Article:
ISU Professor Finney co-authors study supporting theory earliest North American humans arrived by ocean route
Andrew Taylor, Assistant Marketing Director
February 19, 2020
POCATELLO – A study co-authored by Idaho State University Professor Bruce Finney bolsters the argument that more than 15,000 years ago that the first humans who traveled to North America used a coastal route, traveling by boat, as opposed to traveling from the north, walking over a land bridge and then southward between the large retreating glaciers.
“The new twist in our study is about what the ocean currents were doing during this timeframe; we found that because there was less freshwater coming into the North Pacific, the currents opposing boats along the coast would have been much weaker, making travel easier for these earliest travelers,” said Finney, a paleoceanographer who is a professor of biology and geosciences at ISU.
Finney and Thomas Royer, at the Old Dominion Center for Coastal Physical Oceanography, co-authored the paper “An Oceanographic Perspective on Early Human Migration to the Americas” in the journal Oceanography in January, which offers details about this theory.
The northernmost current in the North Pacific (called the Subpolar Gyre) runs counter-clockwise north up the coast, which means mariners coming down the coast from modern-day Russian and Alaska travel against the current, Finney said. The main factor driving the current is the amount of freshwater coming into the ocean from precipitation and glacier melt.
“Basically, we looked at a bunch of data on how much freshwater was coming into the ocean and found there was a 2,000- or 3,000-year time window when the current was really reduced from what it is today, therefore the currents they were fighting against would have been weaker,” Finney said. “This window occurred between 17,000 and 14,500 years ago, which coincides with the earliest dates on when people arrived in the Americas.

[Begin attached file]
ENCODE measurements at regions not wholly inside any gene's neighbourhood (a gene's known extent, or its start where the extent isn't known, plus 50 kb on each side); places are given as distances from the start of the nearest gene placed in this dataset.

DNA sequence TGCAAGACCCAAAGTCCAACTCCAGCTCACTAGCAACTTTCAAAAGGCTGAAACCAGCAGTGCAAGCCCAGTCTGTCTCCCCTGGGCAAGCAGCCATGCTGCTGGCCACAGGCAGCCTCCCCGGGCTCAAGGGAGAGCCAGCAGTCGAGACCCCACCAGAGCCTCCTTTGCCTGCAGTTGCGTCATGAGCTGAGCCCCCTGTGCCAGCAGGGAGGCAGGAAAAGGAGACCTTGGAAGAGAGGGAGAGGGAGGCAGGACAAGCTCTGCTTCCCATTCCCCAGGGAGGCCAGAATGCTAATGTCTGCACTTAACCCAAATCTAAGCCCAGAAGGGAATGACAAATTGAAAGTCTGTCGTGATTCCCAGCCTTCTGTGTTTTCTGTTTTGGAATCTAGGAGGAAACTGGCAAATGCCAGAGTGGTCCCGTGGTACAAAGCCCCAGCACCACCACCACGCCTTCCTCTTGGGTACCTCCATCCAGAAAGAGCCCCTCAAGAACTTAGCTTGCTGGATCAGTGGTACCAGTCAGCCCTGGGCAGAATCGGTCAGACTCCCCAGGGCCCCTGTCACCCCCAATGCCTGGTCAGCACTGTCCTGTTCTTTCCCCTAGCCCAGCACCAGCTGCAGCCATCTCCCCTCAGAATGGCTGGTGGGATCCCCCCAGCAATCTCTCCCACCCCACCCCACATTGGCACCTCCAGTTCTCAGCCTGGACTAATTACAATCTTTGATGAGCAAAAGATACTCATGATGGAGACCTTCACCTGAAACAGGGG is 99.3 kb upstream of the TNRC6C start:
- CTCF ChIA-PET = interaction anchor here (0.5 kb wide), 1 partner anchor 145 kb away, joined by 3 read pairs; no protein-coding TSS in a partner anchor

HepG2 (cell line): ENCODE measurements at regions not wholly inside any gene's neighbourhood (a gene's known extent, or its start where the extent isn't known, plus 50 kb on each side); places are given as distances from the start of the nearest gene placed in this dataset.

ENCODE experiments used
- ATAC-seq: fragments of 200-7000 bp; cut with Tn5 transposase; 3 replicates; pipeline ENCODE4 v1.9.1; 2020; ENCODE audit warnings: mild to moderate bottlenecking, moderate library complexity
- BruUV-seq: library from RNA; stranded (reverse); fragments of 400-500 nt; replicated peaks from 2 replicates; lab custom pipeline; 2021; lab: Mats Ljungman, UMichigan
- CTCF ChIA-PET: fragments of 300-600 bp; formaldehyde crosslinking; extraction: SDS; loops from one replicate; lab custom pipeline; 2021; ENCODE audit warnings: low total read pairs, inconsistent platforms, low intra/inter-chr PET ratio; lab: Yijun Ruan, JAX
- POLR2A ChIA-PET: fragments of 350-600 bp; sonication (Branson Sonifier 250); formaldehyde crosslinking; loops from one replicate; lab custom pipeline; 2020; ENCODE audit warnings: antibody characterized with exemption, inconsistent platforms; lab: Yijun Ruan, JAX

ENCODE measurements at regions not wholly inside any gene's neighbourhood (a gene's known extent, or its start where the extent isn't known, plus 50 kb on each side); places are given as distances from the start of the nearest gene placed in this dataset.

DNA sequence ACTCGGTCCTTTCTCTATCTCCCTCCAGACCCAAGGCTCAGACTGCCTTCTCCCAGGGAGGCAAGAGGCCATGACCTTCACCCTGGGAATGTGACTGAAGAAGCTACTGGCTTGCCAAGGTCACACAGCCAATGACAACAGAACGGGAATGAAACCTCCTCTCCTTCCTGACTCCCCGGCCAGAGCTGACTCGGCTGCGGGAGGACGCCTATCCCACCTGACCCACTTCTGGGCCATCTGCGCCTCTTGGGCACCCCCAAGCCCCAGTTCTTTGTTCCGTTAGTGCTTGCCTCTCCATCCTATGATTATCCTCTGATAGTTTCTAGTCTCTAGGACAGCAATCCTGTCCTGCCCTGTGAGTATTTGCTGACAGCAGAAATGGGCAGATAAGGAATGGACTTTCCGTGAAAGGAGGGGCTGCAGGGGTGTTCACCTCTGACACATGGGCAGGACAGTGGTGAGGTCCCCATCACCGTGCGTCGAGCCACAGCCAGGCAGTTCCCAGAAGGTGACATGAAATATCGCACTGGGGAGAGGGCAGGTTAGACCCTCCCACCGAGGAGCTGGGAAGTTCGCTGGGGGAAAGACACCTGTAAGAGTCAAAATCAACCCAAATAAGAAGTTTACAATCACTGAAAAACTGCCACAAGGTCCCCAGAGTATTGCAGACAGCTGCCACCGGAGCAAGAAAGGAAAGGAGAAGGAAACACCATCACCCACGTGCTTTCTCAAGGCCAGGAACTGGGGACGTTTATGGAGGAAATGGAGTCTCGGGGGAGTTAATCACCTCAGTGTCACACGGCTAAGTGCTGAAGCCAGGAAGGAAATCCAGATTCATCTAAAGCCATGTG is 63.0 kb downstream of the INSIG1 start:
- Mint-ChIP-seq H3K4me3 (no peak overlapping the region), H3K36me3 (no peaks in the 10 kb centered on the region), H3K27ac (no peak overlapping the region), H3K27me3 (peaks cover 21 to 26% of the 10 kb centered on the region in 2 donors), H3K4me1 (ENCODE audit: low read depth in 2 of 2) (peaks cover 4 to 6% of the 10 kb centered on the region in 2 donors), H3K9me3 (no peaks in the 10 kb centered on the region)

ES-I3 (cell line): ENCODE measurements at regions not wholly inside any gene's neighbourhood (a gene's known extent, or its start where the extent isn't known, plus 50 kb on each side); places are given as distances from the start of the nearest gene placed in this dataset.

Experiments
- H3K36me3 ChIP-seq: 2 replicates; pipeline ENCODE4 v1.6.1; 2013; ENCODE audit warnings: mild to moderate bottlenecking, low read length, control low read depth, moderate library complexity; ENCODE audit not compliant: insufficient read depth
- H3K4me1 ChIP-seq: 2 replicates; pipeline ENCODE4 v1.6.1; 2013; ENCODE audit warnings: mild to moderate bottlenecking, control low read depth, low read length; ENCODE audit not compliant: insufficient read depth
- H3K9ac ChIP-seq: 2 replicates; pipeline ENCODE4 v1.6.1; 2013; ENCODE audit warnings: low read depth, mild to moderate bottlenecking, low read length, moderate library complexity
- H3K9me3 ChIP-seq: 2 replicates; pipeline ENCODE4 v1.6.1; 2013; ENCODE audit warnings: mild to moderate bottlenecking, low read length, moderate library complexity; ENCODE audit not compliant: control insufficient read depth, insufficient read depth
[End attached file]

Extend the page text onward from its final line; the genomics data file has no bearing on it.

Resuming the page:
There are two competing theories among the archeological community about the initial routes by which humans entered North America. The oldest theory suggests that they traveled by land, crossing a Russian-Alaska land bridge and then traversed the continent between two giant glacial ice sheets. However, according to Finney, it would have been difficult for these early pioneers to migrate over a sheet of ice that, during the height of the last ice age, was a kilometer thick.
The second theory, which has gained more acceptance in recent years, is that the earliest migrants came by an ocean route. In the timeframe when North America was first inhabited, the Pacific Ocean’s water level was lower than it is now and the ocean was productive biologically. This leads many scientists to believe that there were places for boaters to haul out their boats and find plenty to eat.
“Now more scientists think that the earliest travelers came by boat rather than by walking down,” Finney said. “But later, after the glaciers receded, migrants then definitely came by land.”
Finney’s major contribution to the new study was providing data to back up the theory that there was less freshwater in the ocean at that time. He did this by analyzing isotopes in ocean core samples, one of his specialties as a researcher. Some of these core samples were collected in 2004 when he had an NSF-funded grant, that funded an oceanographic cruise from Newport, Oregon to Kodiak, Alaska. On that trip, researchers took sediment cores from more than 30 sites starting in southern Southeast Alaska and then heading north and west. Some of the cores taken during that trip formed the basis for the data referred to in the new study, documenting the timing of changes in freshwater in the ocean in this region.
“There were cores taken in the area and we could measure how fresh the water was versus how salty it was,” Finney said. “Analyses of these core samples backed up the idea that there was less freshwater and the currents were slower during this period.”
Finney said he was excited about working on this project because of recent discoveries made in Idaho that show the state’s first human inhabitants came earlier than previously documented, about 16,000 years ago.
“Part of the reason I was excited about this paper was because when it was in review, a paper came out in Science on the Coopers Ferry site in Idaho, way down on the lower Salmon River,” Finney said, “That paper concluded that the earliest people showed up much earlier than was previously thought, 14,000 to 16,000 years ago, and that can only be explained by the people using the coastal route. We referenced that study in our paper.”
“So this gives our study an Idaho connection,” he added.
The paper “An Oceanographic Perspective on Early Human Migration to the Americas” can be viewed online at https://tos.org/oceanography/article/an-oceanographic-perspectiveon-early-human-migrations-to-the-americas.
Middle photo information: ISU Professor Bruce Finney displays the type of sediment core that he uses to do isotope analysis.
Bottom photo information: Piston coring device along the side of the National Science Foundation Research Vessel Maurice Ewing, inside passage SE Alaska.
All photos courtesy of Bruce Finney.